4. Thanks. It has been a wild ride to this point and we are a wreck each game. Me gots no finger nails left!!! Rod
  5. The internet is a good place to start. A web site and business reviews help people to decide based upon others experiences. Not suggesting angies list or anything like that. BBB is better and more people trust it. Rod
  6. Knocking on 57 here and I guess you just have to listen to your bones. I'll be going for a while but I am learning to let the hired hands do the most arduous tasks and select those that are specialized and less of a deficit to my body for myself. Rod
  7. For Sale....

    Yes, There is a section of the forum specifically dedicated for this purpose for our members. It's in the Bargain Basement Section you can effectively post your equipment for sale. Rod
  8. The one thing I look for in a purchase is the company and how well they stand behind their product. Given the commonality of the components, the technology standardized, there is not much to decide where the unit is concerned. How is their customer service and durability of the product they sell? Do they handle any issues associated with the unit well? Other than that, you have only the model to choose to suit your needs. Rod
  9. What is the question you have about them? I am assuming you have an equipment problem. Don't own or have any experience with a Bulldog Pro but perhaps can help with the component(s) which are largely the same as most others Rod
  10. Try searches similar to this. approved cleaners for docks on chesapeake bay I am sure there is something allowed besides water but finding it takes time. Rod
  11. Pressure loss?

    I would stick with the ones designed for the machine. The pump could suffer trying to push the extra water. Rod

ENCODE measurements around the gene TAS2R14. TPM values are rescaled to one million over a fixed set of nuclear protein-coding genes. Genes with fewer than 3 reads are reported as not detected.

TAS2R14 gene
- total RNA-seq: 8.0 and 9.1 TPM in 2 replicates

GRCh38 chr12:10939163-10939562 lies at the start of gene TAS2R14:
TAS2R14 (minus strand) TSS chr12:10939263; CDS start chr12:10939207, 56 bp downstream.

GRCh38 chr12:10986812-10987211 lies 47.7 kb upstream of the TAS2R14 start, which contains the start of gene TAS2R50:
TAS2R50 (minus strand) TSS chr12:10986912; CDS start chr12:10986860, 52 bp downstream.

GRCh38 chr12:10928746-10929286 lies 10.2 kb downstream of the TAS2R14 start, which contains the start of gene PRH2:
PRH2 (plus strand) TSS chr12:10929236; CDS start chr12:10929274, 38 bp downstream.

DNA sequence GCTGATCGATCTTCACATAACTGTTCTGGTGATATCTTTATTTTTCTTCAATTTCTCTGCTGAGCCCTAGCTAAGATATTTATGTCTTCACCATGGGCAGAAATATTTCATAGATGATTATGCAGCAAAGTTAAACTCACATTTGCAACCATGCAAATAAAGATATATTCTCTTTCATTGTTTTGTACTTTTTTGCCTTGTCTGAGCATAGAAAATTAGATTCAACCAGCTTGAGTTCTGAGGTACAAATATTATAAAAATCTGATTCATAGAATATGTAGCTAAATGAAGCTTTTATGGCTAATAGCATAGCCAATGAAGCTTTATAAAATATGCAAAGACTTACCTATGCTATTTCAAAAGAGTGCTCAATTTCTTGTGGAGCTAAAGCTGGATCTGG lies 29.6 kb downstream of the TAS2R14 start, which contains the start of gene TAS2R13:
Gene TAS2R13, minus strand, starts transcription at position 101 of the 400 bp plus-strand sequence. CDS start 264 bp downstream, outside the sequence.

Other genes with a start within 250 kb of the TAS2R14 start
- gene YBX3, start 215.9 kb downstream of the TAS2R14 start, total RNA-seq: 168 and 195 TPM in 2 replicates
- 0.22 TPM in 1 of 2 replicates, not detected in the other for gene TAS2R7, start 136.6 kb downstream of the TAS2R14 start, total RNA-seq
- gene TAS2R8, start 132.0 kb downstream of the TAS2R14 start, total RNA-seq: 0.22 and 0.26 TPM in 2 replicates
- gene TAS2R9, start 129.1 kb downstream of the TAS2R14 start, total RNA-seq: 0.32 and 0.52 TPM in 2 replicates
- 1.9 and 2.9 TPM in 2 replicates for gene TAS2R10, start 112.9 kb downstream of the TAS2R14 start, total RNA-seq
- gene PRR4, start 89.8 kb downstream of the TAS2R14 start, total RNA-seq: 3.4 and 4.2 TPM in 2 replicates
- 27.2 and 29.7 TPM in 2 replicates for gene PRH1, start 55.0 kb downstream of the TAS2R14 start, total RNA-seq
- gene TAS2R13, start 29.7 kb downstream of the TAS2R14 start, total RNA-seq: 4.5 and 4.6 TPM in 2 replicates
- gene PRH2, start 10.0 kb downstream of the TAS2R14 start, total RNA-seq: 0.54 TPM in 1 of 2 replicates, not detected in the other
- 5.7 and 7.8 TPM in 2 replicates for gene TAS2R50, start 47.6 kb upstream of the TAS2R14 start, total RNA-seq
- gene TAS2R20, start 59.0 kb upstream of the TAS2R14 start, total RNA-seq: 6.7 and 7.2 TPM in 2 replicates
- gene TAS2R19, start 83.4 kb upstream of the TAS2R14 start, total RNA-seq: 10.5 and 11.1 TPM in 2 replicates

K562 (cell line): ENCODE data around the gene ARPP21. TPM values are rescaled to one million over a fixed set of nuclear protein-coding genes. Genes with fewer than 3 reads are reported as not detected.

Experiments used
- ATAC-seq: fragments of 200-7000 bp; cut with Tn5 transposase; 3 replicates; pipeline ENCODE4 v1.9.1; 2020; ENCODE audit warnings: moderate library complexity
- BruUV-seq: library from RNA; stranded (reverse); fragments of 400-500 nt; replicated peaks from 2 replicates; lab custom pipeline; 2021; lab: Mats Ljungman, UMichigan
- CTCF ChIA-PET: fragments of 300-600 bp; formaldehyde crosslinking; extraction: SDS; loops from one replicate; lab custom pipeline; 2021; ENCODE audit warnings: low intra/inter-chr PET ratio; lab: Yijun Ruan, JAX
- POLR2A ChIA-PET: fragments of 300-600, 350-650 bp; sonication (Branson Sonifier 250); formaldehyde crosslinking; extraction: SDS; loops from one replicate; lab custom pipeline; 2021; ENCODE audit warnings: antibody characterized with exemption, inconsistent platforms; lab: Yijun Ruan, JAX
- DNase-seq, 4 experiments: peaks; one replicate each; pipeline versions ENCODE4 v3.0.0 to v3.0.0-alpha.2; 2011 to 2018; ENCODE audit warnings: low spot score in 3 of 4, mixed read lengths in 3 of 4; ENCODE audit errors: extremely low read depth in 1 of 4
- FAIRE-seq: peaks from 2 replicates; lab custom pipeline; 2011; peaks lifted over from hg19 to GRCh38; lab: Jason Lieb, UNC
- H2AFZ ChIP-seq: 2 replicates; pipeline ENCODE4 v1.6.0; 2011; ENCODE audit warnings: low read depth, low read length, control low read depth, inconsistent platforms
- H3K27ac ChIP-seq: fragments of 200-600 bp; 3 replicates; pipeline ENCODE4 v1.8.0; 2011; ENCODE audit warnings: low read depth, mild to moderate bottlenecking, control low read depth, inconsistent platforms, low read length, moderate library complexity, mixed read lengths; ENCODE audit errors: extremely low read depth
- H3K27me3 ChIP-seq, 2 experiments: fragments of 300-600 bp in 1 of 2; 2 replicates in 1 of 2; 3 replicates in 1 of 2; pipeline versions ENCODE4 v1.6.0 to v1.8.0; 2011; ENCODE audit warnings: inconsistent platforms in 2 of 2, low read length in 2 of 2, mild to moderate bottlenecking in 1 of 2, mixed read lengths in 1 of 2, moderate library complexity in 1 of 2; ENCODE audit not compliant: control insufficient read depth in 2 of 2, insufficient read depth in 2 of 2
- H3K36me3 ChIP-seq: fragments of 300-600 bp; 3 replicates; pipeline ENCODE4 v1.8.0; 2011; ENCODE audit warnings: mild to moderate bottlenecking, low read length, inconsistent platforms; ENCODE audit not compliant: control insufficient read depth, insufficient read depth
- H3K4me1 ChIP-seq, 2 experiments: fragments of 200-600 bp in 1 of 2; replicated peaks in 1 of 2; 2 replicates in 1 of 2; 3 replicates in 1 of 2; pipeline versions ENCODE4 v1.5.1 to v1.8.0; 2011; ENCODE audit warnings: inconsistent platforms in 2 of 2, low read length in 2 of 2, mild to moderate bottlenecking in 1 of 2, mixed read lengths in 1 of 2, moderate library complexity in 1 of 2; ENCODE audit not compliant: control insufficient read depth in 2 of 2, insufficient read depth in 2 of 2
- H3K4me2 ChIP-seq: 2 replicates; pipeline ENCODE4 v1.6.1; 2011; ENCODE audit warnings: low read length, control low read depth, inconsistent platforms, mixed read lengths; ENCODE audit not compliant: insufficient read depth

12. Unfortunately, there is no stain on the market I am aware of that will sustain the effects of chlorine on it combined with full sun UV any longer. A quick cleaning/neutralization and reapplication is all I can suggest at this point. Hopefully, others may lend their experiences. Consider though, my experiences with products is skewed by comparison due to the VOC regulations in our region over what you have access to purchase in yours. Rod
  13. Maryland deck. New pressure treated pine

    The parts you outlined (facing up) would be the same as the outward facing part of the trim. Where the trim and the decking butt together, one cannot access to apply. The decking would be one color and the trim would be complete in making a border in the solid color. Yes, the 2x4 bottom and top rails would be all one color. The 4x4 post would all be one color. The 2x6 decking would be the alternate color. Rod
  14. Maryland deck. New pressure treated pine

    Making the rails all one color is fairly standard and lowest in maintenance costs. The trim edge of the deck is typically stained the same as the verticals so running a tape along the decking would help to keep the solid off them. Edging with the semi-transparent is simple enough as well. The end result is a very nice manicured look and is not hard to take care of albeit you will need to touch up these edge tops every time you do the floor. Rod
  15. Maryland deck. New pressure treated pine

    Spraying consumption will vary with the wind....literally. Expect to lose 15% in those conditions. But if you have a practiced hand, you can reduce that according to how you change the position of your spray pattern (hold it vertical when doing spindles, Horizontal when spraying the top and bottom rail). I would never advocate skipping the masking. Clean up takes even longer and the results will.....look splotchy on the floor. Any time you have to sand a board, you are removing the part that the sun has darkened by UV exposure. (tan line for example) If you sand part of a board you will get a lighter result in the stain compared to the rest of the board or surrounding boards. The lattice is where you will lose the most but having someone behind (if accessible) to hold a cardboard shield will help recover some of it that collects and allow it to be picked up with a brush and applied somewhere on the intended portions where need be. Removing the top cap is a good way to ensure the product doesn't get on the underside of it. Before you reinstall the cap, seal the underside and ends of it too. Helps to minimize the potential for cupping. If you have an endgrain sealer, apply it to the cut ends instead. This helps reduce shrinking due to loss of the woods Natural moisture through wicking/drying over time. Rod